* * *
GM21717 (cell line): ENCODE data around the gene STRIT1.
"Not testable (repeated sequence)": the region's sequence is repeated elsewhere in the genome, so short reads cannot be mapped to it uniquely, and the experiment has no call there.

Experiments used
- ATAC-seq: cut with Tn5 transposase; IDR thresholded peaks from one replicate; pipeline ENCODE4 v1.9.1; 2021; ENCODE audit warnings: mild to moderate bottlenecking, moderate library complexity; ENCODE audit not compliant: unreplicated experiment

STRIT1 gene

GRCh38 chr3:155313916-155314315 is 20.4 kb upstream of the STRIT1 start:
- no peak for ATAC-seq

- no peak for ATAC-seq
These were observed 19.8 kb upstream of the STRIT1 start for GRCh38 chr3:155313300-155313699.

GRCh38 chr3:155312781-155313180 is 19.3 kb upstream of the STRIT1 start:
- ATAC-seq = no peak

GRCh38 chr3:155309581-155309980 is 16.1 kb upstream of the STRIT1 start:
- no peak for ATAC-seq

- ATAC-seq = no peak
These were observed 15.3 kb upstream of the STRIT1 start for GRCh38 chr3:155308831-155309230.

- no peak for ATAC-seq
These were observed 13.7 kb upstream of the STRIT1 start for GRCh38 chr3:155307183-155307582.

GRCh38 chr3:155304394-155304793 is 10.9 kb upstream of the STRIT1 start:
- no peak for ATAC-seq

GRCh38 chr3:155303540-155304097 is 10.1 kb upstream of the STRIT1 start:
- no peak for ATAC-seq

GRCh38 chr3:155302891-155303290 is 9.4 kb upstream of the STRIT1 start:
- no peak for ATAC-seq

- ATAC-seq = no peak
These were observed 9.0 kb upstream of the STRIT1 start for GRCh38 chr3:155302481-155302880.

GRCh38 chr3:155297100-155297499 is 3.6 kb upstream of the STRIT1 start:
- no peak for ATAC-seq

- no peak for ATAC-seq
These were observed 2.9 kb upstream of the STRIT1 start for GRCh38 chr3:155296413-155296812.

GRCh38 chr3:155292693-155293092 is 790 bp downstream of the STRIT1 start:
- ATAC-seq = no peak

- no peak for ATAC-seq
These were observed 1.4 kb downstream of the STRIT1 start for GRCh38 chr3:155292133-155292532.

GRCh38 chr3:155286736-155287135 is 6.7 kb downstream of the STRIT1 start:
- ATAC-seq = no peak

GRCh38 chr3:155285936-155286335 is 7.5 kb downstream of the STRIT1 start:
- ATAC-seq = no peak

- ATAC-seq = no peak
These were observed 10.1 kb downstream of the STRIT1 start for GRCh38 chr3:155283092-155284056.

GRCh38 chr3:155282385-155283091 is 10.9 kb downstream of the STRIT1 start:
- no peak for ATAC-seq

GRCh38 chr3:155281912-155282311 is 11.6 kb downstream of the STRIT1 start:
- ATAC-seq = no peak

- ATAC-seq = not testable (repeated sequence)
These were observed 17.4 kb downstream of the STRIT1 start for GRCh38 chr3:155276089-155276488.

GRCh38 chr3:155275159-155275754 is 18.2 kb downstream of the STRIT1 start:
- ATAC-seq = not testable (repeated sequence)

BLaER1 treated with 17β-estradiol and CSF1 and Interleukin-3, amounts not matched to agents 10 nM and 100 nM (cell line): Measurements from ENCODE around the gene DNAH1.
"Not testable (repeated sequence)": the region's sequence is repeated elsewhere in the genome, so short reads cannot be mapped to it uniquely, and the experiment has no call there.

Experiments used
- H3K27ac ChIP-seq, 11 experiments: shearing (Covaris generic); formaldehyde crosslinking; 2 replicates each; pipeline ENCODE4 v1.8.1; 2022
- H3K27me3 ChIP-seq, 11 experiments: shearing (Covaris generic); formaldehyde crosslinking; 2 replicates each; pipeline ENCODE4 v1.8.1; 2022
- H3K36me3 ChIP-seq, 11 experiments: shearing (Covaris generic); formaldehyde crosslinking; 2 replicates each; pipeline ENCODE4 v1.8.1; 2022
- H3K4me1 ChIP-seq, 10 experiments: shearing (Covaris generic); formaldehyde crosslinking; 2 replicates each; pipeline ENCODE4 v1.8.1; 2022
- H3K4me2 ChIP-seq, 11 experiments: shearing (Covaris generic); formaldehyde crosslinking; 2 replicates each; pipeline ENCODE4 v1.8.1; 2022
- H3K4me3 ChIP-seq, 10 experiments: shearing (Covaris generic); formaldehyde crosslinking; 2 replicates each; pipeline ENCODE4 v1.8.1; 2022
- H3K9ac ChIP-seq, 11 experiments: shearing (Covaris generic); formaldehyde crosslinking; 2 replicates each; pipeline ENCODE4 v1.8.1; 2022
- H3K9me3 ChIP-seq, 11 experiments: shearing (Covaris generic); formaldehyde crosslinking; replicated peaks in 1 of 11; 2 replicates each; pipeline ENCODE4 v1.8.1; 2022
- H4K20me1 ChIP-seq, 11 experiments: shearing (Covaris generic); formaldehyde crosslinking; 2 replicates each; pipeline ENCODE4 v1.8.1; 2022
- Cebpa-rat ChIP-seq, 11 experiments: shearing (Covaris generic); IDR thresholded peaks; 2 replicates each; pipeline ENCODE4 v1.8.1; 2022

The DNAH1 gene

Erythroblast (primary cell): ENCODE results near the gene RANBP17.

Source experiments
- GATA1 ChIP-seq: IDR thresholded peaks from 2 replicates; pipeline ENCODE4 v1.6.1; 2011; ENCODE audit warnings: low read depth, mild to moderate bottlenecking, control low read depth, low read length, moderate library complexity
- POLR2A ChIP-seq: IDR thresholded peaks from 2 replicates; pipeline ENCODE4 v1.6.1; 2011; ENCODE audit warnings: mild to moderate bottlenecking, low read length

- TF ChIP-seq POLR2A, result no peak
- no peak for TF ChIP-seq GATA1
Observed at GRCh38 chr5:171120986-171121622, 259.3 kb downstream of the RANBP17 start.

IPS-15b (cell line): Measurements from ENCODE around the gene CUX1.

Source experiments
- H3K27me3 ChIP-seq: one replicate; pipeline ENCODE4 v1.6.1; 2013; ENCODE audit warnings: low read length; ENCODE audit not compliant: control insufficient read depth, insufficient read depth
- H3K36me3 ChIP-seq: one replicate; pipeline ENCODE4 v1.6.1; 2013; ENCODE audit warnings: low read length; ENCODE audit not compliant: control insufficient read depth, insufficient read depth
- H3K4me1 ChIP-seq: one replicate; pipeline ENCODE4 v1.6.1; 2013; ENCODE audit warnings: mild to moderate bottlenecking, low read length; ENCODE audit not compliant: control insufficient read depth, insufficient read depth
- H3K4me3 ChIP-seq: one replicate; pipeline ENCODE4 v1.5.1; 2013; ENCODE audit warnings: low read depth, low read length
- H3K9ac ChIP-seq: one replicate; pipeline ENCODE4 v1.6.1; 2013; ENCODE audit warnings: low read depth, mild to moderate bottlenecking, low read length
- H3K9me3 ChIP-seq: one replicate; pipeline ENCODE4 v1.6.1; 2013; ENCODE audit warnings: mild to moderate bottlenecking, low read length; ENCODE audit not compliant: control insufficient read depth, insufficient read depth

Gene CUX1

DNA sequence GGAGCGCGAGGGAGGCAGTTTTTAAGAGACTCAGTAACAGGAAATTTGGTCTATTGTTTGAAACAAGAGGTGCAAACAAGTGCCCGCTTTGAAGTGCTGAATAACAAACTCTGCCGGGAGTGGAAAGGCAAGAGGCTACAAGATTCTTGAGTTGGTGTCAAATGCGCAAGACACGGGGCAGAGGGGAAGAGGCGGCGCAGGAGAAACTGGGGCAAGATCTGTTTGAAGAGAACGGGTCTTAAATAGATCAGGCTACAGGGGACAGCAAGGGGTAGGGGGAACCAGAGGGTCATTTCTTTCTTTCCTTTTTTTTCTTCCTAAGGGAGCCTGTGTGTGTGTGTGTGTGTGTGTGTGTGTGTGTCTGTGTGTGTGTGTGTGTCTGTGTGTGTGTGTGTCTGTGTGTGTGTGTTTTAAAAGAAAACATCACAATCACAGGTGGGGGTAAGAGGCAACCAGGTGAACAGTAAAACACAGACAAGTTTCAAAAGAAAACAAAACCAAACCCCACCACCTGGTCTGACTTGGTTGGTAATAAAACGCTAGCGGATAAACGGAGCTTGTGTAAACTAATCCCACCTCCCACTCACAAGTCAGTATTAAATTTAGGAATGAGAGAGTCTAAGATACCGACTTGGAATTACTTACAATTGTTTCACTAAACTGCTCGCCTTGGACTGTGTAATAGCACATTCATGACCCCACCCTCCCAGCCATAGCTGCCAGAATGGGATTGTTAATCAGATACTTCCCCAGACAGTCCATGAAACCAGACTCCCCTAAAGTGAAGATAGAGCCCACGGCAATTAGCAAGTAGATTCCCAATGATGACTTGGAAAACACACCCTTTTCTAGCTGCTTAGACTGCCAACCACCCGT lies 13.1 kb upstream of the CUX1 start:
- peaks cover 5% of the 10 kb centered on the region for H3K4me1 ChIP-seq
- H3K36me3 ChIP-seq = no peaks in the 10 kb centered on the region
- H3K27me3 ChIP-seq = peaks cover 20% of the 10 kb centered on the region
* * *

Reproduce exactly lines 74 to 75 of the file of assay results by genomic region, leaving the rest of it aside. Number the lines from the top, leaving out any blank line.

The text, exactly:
- H3K4me3 ChIP-seq: one replicate; pipeline ENCODE4 v1.5.1; 2013; ENCODE audit warnings: low read depth, low read length
- H3K9ac ChIP-seq: one replicate; pipeline ENCODE4 v1.6.1; 2013; ENCODE audit warnings: low read depth, mild to moderate bottlenecking, low read length